In order to succeed, the Communist experiment, being an experiment in mutual accomodation among humans, ought to be made on a grand scale. A whole city of, at least, 20,000 inhabitants, ought to organise itself for self-managed consumption of the first necessities of life (houses and essential furniture, food and clothing), with a large development of free groupings for the satisfaction of the higher artistic, scientific, and literary needs and hobbies — before it be possible to say anything about the experimentally tested capacities, or incapacities, of our contemporaries for Communist life. (By the way, the experiment is not so unfeasible as it might seem at first sight.)
The next great difficulty is this. We are not indigenous people untouched by civilisation who can begin a tribal life with a hut and a few arrows. Even if no hunting laws did exist, we should care — the majority at least — for some additional comfort and for some better stimulants for higher life than a drop of whisky supplied by the trader in exchange for furs. But in most cases, a Communist community is compelled to start with even less than that, as it is burdened by a debt for the land it is permitted to settle upon, and is looked at as a nuisance by the surrounding land and industry lords. It usually starts with a heavy debt, while it ought to start with its share of the capital which has been produced by the accumulated labour of the precedent generations. Misery and a terrible struggle for the sheer necessities of life is therefore the usual condition for all the Communist colonies which have hitherto been attempted, to say nothing of the above hostility. This is why I could not insist too much upon your wise decision of starting intensive culture under the guidance of experienced gardeners that is, the most remunerative of all modes of agriculture.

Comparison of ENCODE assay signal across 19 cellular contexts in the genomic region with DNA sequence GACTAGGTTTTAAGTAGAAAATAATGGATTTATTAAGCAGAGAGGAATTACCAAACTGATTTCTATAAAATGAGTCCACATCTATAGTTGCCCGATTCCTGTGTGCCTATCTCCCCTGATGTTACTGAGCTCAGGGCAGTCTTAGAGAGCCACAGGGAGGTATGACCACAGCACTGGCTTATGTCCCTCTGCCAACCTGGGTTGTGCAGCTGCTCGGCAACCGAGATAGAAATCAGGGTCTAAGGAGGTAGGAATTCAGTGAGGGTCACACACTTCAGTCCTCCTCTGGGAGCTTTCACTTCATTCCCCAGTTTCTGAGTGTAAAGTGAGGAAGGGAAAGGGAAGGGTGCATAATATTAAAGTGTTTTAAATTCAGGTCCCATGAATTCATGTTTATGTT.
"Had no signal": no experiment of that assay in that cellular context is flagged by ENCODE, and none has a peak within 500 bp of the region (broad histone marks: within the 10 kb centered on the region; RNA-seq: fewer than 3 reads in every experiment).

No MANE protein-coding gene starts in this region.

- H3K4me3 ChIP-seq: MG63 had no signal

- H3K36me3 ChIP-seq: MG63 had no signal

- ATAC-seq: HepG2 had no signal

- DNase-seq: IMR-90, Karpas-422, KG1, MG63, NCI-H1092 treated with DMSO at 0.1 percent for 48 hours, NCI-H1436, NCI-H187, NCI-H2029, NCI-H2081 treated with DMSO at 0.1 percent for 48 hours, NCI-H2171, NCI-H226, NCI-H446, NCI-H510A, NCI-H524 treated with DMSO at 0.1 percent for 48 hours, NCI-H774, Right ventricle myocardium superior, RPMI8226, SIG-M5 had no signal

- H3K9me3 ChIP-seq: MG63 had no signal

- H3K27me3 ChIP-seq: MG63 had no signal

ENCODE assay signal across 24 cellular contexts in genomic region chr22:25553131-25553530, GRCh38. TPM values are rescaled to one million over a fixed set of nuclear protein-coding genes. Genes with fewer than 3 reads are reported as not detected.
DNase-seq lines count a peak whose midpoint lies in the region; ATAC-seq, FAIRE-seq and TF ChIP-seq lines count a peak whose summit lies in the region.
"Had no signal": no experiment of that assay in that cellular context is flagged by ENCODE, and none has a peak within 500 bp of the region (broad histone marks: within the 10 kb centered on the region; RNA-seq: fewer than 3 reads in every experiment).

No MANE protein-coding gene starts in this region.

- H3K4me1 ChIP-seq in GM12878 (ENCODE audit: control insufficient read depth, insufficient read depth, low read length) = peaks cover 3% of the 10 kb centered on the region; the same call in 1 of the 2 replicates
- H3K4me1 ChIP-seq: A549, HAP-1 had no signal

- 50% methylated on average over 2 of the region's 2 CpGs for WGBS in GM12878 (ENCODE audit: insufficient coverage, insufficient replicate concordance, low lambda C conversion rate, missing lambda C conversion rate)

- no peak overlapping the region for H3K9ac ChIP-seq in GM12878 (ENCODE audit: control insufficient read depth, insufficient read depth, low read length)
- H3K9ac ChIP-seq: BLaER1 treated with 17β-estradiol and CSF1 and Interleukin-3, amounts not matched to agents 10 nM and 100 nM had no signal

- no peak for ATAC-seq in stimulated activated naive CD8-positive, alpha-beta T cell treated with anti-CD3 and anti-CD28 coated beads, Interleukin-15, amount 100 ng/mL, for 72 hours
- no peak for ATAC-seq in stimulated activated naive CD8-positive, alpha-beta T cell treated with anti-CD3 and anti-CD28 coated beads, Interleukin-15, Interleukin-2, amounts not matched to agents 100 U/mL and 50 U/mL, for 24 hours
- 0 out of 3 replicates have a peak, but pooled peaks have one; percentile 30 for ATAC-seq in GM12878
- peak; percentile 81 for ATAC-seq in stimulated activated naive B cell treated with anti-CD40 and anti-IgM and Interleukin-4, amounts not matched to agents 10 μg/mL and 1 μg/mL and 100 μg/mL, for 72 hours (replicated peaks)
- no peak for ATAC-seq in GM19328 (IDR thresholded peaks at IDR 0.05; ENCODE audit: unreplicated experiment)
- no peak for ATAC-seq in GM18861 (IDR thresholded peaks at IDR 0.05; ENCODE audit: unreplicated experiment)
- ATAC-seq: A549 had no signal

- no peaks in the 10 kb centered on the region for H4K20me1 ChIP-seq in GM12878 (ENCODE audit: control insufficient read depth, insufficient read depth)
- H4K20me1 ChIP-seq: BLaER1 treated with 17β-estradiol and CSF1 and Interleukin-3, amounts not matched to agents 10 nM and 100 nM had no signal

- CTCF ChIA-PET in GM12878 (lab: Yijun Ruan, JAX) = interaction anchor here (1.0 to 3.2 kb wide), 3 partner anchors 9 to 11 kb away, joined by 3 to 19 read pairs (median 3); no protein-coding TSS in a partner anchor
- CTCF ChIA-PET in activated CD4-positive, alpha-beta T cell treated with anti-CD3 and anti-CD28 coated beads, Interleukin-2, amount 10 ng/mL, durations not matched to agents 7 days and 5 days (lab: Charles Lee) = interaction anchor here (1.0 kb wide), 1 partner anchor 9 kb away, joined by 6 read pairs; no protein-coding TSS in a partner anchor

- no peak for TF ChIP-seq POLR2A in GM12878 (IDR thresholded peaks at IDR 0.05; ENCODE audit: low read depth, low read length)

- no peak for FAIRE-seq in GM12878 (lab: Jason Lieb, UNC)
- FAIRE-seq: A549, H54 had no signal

And then comes in the difficulty of men being not accustomed to hard agricultural work, navvies’ work and building trades work — that is, exactly those sorts of work which are most in request in the young colony.